Steel, resin, sensors, sound, light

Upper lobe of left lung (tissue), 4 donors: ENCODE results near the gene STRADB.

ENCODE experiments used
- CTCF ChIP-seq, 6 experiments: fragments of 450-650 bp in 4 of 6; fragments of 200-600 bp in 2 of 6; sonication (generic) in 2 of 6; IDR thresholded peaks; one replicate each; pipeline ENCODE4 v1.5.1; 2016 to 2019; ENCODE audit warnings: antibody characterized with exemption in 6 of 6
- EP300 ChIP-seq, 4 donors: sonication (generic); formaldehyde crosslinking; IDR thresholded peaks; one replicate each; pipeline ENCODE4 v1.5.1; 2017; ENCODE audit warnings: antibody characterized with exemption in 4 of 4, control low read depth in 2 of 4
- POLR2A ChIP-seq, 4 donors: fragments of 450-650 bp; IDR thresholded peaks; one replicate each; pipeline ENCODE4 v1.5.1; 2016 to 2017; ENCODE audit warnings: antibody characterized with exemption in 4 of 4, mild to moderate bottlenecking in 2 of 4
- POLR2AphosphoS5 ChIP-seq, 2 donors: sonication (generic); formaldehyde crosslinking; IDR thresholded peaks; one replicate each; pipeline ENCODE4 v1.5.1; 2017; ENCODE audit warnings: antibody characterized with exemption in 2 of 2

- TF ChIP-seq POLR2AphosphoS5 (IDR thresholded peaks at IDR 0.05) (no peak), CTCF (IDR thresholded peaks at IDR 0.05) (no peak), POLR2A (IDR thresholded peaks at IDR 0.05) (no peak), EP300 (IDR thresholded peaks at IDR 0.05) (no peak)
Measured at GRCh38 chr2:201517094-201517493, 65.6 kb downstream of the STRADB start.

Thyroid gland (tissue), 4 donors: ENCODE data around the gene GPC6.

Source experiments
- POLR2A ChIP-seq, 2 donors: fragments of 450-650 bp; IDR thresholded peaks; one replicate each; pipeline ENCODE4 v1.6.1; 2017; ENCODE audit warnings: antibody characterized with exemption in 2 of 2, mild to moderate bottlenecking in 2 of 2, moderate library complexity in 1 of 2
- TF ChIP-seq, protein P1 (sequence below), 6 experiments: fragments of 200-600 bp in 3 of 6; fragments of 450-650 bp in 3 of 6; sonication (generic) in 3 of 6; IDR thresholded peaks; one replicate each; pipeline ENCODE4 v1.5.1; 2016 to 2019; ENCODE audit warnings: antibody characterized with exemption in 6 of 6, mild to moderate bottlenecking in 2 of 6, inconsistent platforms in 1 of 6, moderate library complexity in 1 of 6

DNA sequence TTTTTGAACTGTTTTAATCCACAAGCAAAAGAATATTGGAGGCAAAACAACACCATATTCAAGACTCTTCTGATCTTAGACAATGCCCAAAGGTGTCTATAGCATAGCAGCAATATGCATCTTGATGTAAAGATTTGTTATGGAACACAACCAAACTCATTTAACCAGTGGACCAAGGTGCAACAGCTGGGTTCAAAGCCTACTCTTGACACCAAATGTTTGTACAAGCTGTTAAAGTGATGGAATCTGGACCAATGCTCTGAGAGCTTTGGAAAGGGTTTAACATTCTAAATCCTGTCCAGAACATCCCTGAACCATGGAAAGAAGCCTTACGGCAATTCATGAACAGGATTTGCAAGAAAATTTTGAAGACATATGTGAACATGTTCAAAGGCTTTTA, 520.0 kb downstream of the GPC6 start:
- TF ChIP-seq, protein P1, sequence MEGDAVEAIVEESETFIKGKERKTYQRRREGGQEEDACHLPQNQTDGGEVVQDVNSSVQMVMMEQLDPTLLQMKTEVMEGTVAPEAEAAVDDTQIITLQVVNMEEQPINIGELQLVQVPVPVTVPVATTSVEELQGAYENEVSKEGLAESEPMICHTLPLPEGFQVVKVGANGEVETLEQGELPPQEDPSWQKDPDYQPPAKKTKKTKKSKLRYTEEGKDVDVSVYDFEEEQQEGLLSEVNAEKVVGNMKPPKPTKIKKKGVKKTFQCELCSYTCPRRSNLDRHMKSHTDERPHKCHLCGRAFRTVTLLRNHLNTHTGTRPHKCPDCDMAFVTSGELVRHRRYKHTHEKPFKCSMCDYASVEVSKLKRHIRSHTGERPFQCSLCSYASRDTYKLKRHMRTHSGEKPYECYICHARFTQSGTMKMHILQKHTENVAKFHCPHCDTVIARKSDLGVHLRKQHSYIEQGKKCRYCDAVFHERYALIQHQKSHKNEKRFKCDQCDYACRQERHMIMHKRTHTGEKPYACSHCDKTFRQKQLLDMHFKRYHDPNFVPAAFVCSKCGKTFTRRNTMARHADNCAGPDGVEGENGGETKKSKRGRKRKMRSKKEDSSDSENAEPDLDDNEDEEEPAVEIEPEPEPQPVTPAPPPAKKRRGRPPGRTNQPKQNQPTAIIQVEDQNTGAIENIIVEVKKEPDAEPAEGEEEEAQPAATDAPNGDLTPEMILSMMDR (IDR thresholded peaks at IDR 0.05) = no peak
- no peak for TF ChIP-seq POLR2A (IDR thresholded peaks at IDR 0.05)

Echosense was made with the participation of visually impaired individuals, using echolocation as a device to connect the sophisticated movement of the bat and the innate abilities of the visually impaired to navigate their environment. This technology is integral to the meaning of the piece in that the visitor operates and controls the sound and light by their position in relation to each sculptural unit. A control sensor in either sculpture is activated by motion which signals the transducer to emit continuous inaudible bursts of ultrasonic sound. The transducer then switches to listening mode, waiting to receive an echo and signals the sensor. The sensor measures the time elapsed between transmitting a sound and receiving an echo, and detects movement by recognizing that an echo was received with a different time lapse than one previous. When this occurs, the control sensor activates the sound or light for a fixed time. By simulating echolocation in an art work there is an intriguing symmetry between the gallery and natural worlds. EchoSense targets visitors using sound to comprehend the world just as bats pursue moths in the darkness of the night.